Why Is Daily Self-Care So Important?
We must practice self-care daily to be happy, healthy and even alive. We really have no choice.
Today many say they don’t have time to eat something healthy, they are too busy – even overwhelmed with all that must be done, have no time to meet up with friends, no time for exercise and are too stressed to meditate.
Health care professionals, teachers and first responders need a very strong self-care daily habit or overload burnout and compassion fatigue can be expected much sooner than later. Our society has become stressful, making the same self-care critical for everyone.
Parents have an obligation to teach their children self-care and to make it a natural and necessary, fun part of every day.
It is not sustainable to try to meet the needs of family, employers, children, let alone friends, before handling our own needs. Airlines tell us to use the air mask on ourselves first or we won’t be able to help anyone else.
Self-care is never selfish. It is survival. Nor is self-care a long list of tasks you must do every day.
Benefits of Self-Care:
- Self-care counteracts daily stress so you can function well, or even optimally.
- Practicing self-care, you automatically refocus on what is important for you and those you love.
- It greatly reduces anxiety and improves sleep.
- Mental and physical health is improved.
- Resiliency to overcome stress is greatly improved.
- Burn out can be avoided or delayed.
- It is an excellent depression fighter, especially combined with exercise.
- Self-care allows each of us to be a better, calmer parent, especially if a child is challenging.
- It allows us all to be a better partner and to set an example for good health and good mood.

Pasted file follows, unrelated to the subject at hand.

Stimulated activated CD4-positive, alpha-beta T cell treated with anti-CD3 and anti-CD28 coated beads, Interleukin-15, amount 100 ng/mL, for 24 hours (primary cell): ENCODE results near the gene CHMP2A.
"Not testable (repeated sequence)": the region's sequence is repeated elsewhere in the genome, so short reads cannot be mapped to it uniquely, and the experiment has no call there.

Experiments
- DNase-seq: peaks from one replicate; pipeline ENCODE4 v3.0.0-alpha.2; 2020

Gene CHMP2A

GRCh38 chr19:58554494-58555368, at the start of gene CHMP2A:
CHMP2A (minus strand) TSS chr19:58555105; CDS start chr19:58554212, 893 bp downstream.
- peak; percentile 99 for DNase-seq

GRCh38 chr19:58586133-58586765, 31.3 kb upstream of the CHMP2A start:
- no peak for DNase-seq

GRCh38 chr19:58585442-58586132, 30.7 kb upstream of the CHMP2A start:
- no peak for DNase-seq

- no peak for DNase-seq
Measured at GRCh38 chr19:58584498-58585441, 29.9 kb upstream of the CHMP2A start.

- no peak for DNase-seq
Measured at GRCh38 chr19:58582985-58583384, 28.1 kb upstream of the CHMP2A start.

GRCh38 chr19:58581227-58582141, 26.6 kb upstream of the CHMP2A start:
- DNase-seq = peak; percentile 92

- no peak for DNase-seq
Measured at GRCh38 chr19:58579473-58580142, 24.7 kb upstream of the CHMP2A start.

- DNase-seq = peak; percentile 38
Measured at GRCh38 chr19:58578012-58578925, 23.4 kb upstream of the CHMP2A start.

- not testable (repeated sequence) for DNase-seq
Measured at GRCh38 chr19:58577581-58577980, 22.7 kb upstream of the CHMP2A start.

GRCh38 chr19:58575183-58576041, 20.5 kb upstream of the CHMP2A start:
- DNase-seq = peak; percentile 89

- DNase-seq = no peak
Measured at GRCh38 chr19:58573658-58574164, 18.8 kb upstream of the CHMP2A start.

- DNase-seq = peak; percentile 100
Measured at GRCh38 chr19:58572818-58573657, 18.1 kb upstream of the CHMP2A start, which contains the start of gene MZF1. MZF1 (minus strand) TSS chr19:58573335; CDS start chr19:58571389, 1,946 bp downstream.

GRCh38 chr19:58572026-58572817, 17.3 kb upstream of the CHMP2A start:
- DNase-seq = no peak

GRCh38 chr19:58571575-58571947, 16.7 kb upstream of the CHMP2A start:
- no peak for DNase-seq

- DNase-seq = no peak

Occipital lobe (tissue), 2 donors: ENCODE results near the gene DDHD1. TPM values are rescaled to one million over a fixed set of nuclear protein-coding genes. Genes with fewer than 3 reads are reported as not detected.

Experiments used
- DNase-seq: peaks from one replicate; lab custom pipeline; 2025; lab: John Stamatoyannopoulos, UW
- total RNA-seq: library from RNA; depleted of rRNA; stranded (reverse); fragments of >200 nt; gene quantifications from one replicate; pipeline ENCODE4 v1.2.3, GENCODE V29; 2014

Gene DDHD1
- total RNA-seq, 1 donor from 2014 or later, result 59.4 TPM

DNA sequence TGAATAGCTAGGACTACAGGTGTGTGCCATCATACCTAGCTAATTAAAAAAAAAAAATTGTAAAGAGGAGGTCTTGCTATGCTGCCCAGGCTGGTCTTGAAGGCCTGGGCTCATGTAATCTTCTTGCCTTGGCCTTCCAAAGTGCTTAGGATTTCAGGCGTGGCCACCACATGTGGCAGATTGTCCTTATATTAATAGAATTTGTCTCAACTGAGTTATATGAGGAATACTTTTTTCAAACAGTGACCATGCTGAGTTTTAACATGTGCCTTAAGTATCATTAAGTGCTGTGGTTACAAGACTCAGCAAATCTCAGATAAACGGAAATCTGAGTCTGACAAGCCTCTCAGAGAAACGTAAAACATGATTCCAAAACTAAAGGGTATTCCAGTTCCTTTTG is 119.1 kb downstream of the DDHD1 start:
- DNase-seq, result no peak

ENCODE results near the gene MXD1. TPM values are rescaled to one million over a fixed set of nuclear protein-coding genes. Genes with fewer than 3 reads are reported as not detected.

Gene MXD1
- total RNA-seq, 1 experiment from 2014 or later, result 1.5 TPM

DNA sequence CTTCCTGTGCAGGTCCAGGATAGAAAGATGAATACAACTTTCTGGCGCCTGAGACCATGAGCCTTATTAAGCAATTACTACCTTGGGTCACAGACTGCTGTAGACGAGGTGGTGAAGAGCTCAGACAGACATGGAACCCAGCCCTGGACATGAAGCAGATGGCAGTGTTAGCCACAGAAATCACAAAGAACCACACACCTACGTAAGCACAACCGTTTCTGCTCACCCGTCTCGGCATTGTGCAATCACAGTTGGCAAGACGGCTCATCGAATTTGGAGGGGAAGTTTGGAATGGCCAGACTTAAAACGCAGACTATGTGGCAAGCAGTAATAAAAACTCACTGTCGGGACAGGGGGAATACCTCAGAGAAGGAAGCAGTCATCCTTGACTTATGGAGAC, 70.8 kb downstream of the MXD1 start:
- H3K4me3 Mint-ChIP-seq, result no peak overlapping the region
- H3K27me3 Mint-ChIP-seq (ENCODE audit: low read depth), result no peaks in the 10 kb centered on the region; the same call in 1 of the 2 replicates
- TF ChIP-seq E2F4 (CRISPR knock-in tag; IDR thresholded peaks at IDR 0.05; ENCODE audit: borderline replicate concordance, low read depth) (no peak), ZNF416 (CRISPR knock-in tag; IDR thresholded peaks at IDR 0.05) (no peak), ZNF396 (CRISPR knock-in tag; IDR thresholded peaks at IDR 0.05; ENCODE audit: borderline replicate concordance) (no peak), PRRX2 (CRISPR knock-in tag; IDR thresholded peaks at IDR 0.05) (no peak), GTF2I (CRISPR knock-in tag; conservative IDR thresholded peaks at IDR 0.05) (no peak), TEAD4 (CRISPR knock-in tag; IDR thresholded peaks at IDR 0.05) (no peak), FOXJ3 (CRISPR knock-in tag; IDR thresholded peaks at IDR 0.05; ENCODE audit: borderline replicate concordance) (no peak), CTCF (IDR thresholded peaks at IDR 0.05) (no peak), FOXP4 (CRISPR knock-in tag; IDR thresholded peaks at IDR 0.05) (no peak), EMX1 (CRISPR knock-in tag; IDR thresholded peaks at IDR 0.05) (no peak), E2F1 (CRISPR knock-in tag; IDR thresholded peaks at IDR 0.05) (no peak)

- Interestingly, it tends to foster self-compassion.
- Eating healthy foods and drinking pure, fresh water without exception.
What Does Self Care Look Like?
- Meditating for even 5 minutes, or much longer.
- Exercise that is enjoyable. This can be even 15 minutes in the morning and again in the evening.
- Getting up at least every hour and stretching or doing exercises such as quick wall push-ups.
- Perhaps weekly therapy.
- Having food in the house and at work that promotes health and energy.
- Maintenance: haircut, perhaps a massage or body work or an overdue dental or doctor visit.
- Setting firm boundaries with those who negatively affect you or are not supportive.
- Saying no – so that you have time for yourself. Then you can enjoy others more.
- Attending to your own specific mental, physical and spiritual needs.
- Prioritizing good sleep and rigorously practicing “sleep hygiene”.
- Yoga is very helpful for many.
- Taking only 15 minutes every evening to straighten the house, especially the bedroom.
- Stretching your brain with new learning is shown by research to fight dementia and many problems.
- Nature bathing, a Japanese institution, is calming and healing – more so if you can be barefooted.
- Weight bearing exercise for healthy bones (hand weights, heavy weights or your own body weight.)
- Exercises or stretching that improves posture = immediate increase in feel good oxygen.
- Getting 10-20 minutes of natural sun daily improves mood, fighting depression.
- Narrow your food choices to make healthier choices and easier shopping.
- Post what you are grateful for every day somewhere you see it. Your calendar?
- Delegate tasks whenever you can.
- Take steps to improve/condition hair; during exercise is ideal.
- Get rid of clutter to improve sleep and fight anxiety and depression.
- Mindfully complete your tasks, exercise, eating, etc. Paying attention feels good.
- Limit social media and upsetting news.
- Try new ways of moving, exercising, activities or sports.
- Keep your car and home orderly and clean. It makes a huge mental difference.
- Treat yourself.
- Listen to music that is uplifting and not upsetting.
- Make new friends and cultivate acquaintances to see if they should be pals.
- Care for your body: shave, body lotions, sex, skin care.
- Walk and pet your dog, horse or cat (cat may decline to walk).
- Make a point to smile at someone who is alone, hold a door or say Good Morning.
- Compliment a child.
- Cut way back on sugar.
- Be kind to and complement yourself.
- Read, dance, laugh, enjoy – and only pick 3 or 4 items from this list.
You will feel much better after only a few days or less than a week.
By Sharon Valentino, LMFT – Visit http://www.valentinotherapy.com for information and help.